Investors: Extend Oil, Gas, and Real Estate Benefits to Clean Energy to Spur Investment
Passage of Master Limited Partnerships Parity Act and updated real estate tax terms would boost investment in renewable energy projects, investors say.
WEST SACRAMENTO, CA – Less than a week after President Obama unveiled an ambitious climate change action plan, the California State Teachers’ Retirement System (CalSTRS) and other major U.S. investors are encouraging policymakers to extend benefits available to oil, gas and real estate projects to spur investment in renewable energy developments.
Specifically, investors are calling for the passage of the Master Limited Partnerships (MLP) Parity Act, introduced by Sen. Chris Coons (D-Del.), as well as tax code adjustments that would enable renewable energy projects to be classified as Real Estate Investment Trusts (REITs), an investment vehicle currently used to develop cell phone towers, billboards and many other projects. Investors in Ceres’ Investor Network on Climate Risk (INCR) have released a new fact sheet that spells out the clean energy investment opportunity in MLPs and REITs and why members of the Network are calling for these changes.
“There is no apparent logic to the current exclusion of renewable energy companies from the ability to form publicly traded partnerships,” said Lowell Miller, founder, president and CIO, Miller/Howard Investments Inc. “A large part of the intent in permitting energy companies to become MLPs was to encourage the development of domestic energy resources and infrastructure. To fail to include renewable energy is, in effect, to say that the government and its tax system wants to implicitly encourage carbon-based energy development and to discourage—or not encourage—renewable energy development.”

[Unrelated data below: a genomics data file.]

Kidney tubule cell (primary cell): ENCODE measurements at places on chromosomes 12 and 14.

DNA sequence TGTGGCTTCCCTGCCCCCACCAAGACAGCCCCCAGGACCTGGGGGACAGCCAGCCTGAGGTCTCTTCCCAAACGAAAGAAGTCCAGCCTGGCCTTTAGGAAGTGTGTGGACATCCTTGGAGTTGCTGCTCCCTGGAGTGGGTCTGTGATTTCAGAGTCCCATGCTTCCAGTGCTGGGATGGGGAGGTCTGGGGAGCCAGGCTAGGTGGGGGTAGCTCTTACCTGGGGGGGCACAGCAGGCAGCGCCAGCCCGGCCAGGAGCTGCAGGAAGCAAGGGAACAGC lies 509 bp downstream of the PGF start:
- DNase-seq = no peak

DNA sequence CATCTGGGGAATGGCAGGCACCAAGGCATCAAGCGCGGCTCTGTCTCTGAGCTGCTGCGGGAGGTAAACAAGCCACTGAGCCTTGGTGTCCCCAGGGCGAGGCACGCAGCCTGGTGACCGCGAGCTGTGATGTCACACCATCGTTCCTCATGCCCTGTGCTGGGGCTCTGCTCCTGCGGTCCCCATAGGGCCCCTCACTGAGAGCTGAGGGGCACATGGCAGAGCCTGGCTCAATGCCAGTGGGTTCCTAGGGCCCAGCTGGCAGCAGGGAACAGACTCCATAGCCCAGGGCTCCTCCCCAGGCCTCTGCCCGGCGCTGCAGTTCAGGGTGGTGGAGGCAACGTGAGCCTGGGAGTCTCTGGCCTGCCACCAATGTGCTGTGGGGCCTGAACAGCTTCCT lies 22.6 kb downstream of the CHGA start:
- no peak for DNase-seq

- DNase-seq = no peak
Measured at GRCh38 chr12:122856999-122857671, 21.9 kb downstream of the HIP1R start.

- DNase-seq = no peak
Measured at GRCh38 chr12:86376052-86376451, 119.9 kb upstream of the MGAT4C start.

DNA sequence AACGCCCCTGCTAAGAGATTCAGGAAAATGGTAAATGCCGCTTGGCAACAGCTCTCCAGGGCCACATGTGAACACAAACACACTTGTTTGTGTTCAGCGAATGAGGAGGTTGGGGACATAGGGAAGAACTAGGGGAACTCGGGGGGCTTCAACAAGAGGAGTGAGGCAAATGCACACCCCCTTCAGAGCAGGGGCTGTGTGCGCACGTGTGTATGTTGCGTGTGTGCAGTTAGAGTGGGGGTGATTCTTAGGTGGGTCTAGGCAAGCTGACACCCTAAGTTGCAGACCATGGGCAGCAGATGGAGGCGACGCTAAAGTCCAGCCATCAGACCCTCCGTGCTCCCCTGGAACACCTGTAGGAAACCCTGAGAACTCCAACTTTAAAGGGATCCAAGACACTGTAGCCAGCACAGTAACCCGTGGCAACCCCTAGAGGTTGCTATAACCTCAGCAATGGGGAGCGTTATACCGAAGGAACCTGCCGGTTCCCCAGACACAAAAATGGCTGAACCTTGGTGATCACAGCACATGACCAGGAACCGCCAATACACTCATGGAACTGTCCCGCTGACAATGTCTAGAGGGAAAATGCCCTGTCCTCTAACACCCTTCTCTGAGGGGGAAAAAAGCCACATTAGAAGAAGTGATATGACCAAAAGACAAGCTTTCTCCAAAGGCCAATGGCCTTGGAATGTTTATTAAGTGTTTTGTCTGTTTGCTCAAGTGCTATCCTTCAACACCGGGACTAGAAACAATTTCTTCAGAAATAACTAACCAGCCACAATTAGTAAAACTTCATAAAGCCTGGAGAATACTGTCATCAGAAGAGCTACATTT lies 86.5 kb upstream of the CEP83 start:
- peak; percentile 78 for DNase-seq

MLP and REIT parity for renewable energy would help to unlock a large source of capital for renewable energy developments. U.S. pension funds manage more than $16 trillion in assets, roughly 75 percent of which they invest in stocks and bonds in the public capital markets. Unfortunately, this asset allocation limits institutional investment opportunities in renewable power, as clean energy developers generate only a small fraction of their financing from the public markets.
Since MLPs and REITs trade like stocks in the public markets, institutional investors could use them to invest in clean energy projects while also maintaining their preferred asset allocations.
“Master Limited Partnerships and Real Estate Investment Trusts have for decades provided an effective vehicle to enable a wide range of investors to fund America’s infrastructure,” said Jack Ehnes, CEO, California State Teachers Retirement System (CalSTRS). “We should diversify these tools to connect today’s investors to tomorrow’s renewable energy and energy efficiency infrastructure.”
“We’re looking for exposure to clean energy opportunities throughout our $2.9 billion portfolio. The ability to invest in clean energy infrastructure is particularly interesting. However, like many investors, we invest through the capital markets and are thus not in a position to finance individual renewable energy and energy efficiency projects,” said Joe Keefe, president & CEO, Pax World Mutual Funds. “Smart changes, like those proposed for Real Estate Investment Trusts and Master Limited Partnerships, could provide opportunities for investment by firms like Pax as well as individual investors.”